Southern Brooklyn

How To Reduce The Number Of Potholes


THE COMMUTE: The NYC Department of Transportation (DOT) will insist the reason we have so many potholes is due to the weather.  Of course, constant freezing and thawing of the roadway is the major cause of potholes. But there are other contributing factors that DOT does not want you to know about because, unlike the weather, they are in the city’s control.

Winter is slightly only more than a third over, yet potholes have already sprouted all over due to the unusually harsh winter. Usually we do not  see a massive amount of potholes until March. DOT claims to have already filled more than 50,000 potholes this January alone.

Budget cuts have necessitated furloughs, which the union opted for instead of layoffs, so there are fewer road crews making temporary cold patch repairs. These sometimes hold for only a few weeks and then have to be refilled again. Not very efficient, but DOT does not have much of a choice. It is their only option to keep their heads above water to keep the entire street and highway system from becoming hazardous. More permanent patch repairs and resurfacing are confined to Spring and Summer. According to CBS, the average response time for filling potholes increased from two days in 2007 to six days today due to budget cuts.

The situation is so serious that one morning, six cars were recently disabled along the Henry Hudson Parkway by the same group of potholes. Closer to home, sections of the Belt Parkway, eastbound, around Ocean Avenue and near the Mill Basin Bridge, were especially bad where it was necessary to slow down to 30 mph to avoid a jolting ride and possible damage to your car although the speed limit remained at 50 mph along these sections.  The advice to motorists is to slow down.  Most of those potholes have now been filled, at least until the next storm.

There was an especially bad pothole right in the center of Brighton 11th Street this week which did not pose much of a problem during the day if you were driving slowly and carefully.  At night, however, it was treacherous, possibly causing serious damage or injury.  It is unknown how long it was there, but as of three days ago it was repaired.  Other conditions on the same block were not addressed which means rather than cruising the streets for potholes, DOT is just running from one reported pothole to the next, ignoring unreported minor ones until they become major ones.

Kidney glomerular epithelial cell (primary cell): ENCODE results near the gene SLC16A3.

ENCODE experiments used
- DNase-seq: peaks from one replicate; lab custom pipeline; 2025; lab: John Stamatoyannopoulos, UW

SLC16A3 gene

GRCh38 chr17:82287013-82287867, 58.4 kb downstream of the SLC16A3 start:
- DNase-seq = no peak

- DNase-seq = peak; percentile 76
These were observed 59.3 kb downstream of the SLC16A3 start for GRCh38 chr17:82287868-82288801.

What to do if your vehicle is damaged by a pothole

You can sue the City but according to NYC’s pothole law the City must first have 45 days notice to allow them time to fix it, so reporting potholes is important. To file a claim with the city, you must file a claim with the Office of the Comptroller which now can be done online.

In 2001, I successfully sued the city by taking them to small claims court and received reimbursement for a $90 repair bill. In my case the city first tried to shift blame to the gas company, claiming an inferior repaving of a utility repair caused the pothole.  The gas company also denied any wrongdoing, and in the end they split the difference, each paying half.  It may not be easy, but it certainly is possible to collect from the city.

Types of road repairs

Road reconstruction is the most comprehensive repair. This is usually done together with the installation of new sewers and sidewalks and could last up to 20 years or more. A more common repair is when just the road is milled and resurfaced. This may last for only five years for a heavily traveled street when the surface is asphalt and the base is concrete. (A concrete surface instead of asphalt is much more expensive and is rarely done on local streets.  An example is Brighton Beach Avenue. That type of resurfacing can last as long as a total reconstruction.)

In this city, however, you never see local streets resurfaced every five years. You do see highways resurfaced as often as every three years because of greater wear and tear and faster vehicular speeds. In general, our streets are not resurfaced or reconstructed until they are severely deteriorated, but that is not always the case.

Last year Shore Boulevard in Manhattan Beach, which was in pretty decent shape, was resurfaced.  This immediately led to increased speeding. Other streets had a greater need. Most of the Belt Parkway was resurfaced about three years ago.  A few sections were neglected, for example near the Mill Basin Bridge, while other sections in Queens that were not in great need of repair were resurfaced.  The areas that were not resurfaced are those with the greatest number of potholes this year.

So how can the number of potholes be minimized?

  1. By reconstructing and resurfacing streets on a timely schedule without stretching out that schedule as long as possible. Roads should be in decent shape before the winter begins.
  2. Ensuring that utilities make proper repairs when filling holes by having adequate inspections.
  3. Having the proper number of employees so that repairs are done more efficiently rather than just responding to emergencies.
  4. Allowing need to determine which roads get resurfaced or reconstructed, not political factors.

Weather is just one factor that causes potholes, and is by no means the only factor.

The Commute is a weekly feature highlighting news and information about the city’s mass transit system and transportation infrastructure. It is written by Allan Rosen, a Manhattan Beach resident and former Director of MTA/NYC Transit Bus Planning (1981).

Comment policy


  1. Resurface every 5 years? Moved to Ocean Ave. around 1988. A few years later they began to resurface it. Except the area between Avenues S & T. They did move the street drains, though. On the SE corner of S & Ocean the drain has been moved a few feet from the curb and out into the street. And the drain that was in the curb was removed.

    Drain doesn’t work right. We have had water run up onto the sidewalk and freeze, well down the block.